Turned out exposure = 1.0f was way too high for the image I was using. The results of tonemapping with these two formulas I found on this tutorial are not so pretty with real hdr images, just with analytic lights. I got a very bad, but at least visible, result with exposures around 10e-5.


0

If you're willing to restrict yourself to drivers which expose Bindless Textures you can make all the textures you want resident, put their handles in an uniform or structured buffer as sampler2D values and use those transparently in your shader. If not, you could have a series of texture arrays, one for each size and in your shader code branch to select ...


2

What user1118321 says is true -- all the textures need to be the same size. But that doesn't mean you need to USE all the space. For a small set of standalone textures, it's not a big deal to waste some space. You can simply store the U/V coordinates of where a smaller texture ends and use that. When creating the array, just set a max size and make ...


1

I'm not sure what you mean by "so I only make one glBindTexture call throughout a scene." What advantage does that get you? 2D texture arrays require the textures to be the same size. I don't know of any way around that. One other option you have is to use a texture atlas. You can make a single texture that contains all of your assets and simply pass the ...


23

There are two main benefits: First, if you downsample by more than a factor of two, some pixels in the original image will have no impact on the result image. Using GL_LINEAR, each destination pixel will only sample from at most 4 pixels from the source image; the other pixels simply get discarded. By downsampling by a factor of two, you ensure that each ...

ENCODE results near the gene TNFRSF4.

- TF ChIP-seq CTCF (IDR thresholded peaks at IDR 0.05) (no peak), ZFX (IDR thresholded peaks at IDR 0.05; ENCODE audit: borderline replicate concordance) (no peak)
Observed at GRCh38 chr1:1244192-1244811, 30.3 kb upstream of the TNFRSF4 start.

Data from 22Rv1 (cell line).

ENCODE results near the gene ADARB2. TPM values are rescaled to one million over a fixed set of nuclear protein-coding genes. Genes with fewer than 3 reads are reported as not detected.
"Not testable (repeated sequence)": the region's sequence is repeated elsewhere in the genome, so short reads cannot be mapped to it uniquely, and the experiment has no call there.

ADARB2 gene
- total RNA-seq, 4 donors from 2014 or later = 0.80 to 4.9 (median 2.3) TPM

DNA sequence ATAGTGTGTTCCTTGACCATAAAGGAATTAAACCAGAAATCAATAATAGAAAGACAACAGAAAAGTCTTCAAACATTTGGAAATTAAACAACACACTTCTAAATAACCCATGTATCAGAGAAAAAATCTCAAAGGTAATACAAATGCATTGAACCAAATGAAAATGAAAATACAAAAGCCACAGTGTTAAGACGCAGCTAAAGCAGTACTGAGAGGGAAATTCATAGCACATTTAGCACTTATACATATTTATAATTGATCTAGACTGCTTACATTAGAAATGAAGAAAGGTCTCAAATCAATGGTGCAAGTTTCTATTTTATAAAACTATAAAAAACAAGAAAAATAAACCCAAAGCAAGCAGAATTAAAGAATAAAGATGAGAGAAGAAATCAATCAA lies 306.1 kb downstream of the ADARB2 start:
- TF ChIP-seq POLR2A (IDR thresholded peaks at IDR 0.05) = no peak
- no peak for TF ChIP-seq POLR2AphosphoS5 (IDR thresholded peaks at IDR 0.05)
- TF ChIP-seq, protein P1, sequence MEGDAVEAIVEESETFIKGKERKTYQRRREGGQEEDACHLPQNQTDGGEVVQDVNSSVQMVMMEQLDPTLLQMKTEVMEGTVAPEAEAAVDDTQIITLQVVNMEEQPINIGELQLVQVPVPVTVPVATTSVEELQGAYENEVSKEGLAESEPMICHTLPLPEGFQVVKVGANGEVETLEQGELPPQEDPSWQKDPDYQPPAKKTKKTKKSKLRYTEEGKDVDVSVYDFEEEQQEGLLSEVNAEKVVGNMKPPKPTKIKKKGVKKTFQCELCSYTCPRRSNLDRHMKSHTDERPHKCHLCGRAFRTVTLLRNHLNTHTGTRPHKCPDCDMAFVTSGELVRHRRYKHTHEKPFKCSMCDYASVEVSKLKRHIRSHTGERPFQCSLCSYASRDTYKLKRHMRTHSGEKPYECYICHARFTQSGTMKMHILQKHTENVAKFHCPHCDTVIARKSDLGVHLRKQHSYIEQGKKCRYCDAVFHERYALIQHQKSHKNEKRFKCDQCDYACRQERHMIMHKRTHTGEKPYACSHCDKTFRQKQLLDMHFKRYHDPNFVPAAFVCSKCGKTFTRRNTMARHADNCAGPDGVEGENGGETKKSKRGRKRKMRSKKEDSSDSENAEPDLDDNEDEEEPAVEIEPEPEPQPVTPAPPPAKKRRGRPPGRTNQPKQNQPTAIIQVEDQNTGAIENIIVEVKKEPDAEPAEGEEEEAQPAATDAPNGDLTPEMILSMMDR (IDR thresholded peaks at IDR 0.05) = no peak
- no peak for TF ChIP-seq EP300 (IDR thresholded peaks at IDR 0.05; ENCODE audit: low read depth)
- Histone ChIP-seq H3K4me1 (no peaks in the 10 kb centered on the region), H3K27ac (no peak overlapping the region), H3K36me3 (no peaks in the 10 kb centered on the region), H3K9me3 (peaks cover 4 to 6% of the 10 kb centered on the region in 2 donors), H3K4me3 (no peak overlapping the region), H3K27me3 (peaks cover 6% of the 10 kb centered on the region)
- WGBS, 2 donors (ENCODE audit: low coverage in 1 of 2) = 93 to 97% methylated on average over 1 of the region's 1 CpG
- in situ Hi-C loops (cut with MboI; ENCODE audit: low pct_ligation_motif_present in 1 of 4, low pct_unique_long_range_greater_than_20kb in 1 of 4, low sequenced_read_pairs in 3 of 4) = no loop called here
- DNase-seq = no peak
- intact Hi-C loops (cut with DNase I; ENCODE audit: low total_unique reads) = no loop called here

1

It seems each time you call getHeight(x,z) you get different results, regardless of whether the (x,z) is the same or not, so the generated normals don't match the terrain surface. Normals will match the actual terrain if you compute them from the generated terrain, and not from what getHeight returns. However, it makes sense to also fix getHeight so it ...


-1

try using something >= your near (i.e. >= 0.1) for your window_z instead of 0? glm::vec3 wincoord = glm::vec3(mx, 480 - my, /**/0.1f/**/);


1

The screen coords go from {-1,-1} to {1,1} but you are most likely feeding it {0,0} to {1,1} - hence the fact that only one-quarter of the screen gets rendered. So just to be clear - point {0,0} is not the top-left (or bottom-left, depending on your co-ordinate system) point; it's the center. This also explains the texture coord tranformation that you are ...


2

I don't know cocos2d, but the general approach to use for this effect is simply to just render the scene at a lower resolution into an offscreen render buffer (VBO, in OpenGL terminology), and then copy that low-resolution image to the screen, with smoothing turned off. (in OpenGL terms, that'd be performing the copy using GL_NEAREST instead of GL_LINEAR). ...


0

In glsl, the texture function returns a vec4, thus you provide too much arguments to the vec4. It should be color = texture(sampler, texCoord); To avoid issues like this, always print out what glGetError returns. Second problem: Guess what GL.ShaderSource takes in as arguments. A shader, and you provided a shader program to it.


-2

Line 5 and 6 of LoadShaderProgram() contain a copy/paste error. GL.ShaderSource(program, VSSource); GL.ShaderSource(program, FSSource); Should be instead: GL.ShaderSource(vshader, VSSource); GL.ShaderSource(fashader, FSSource);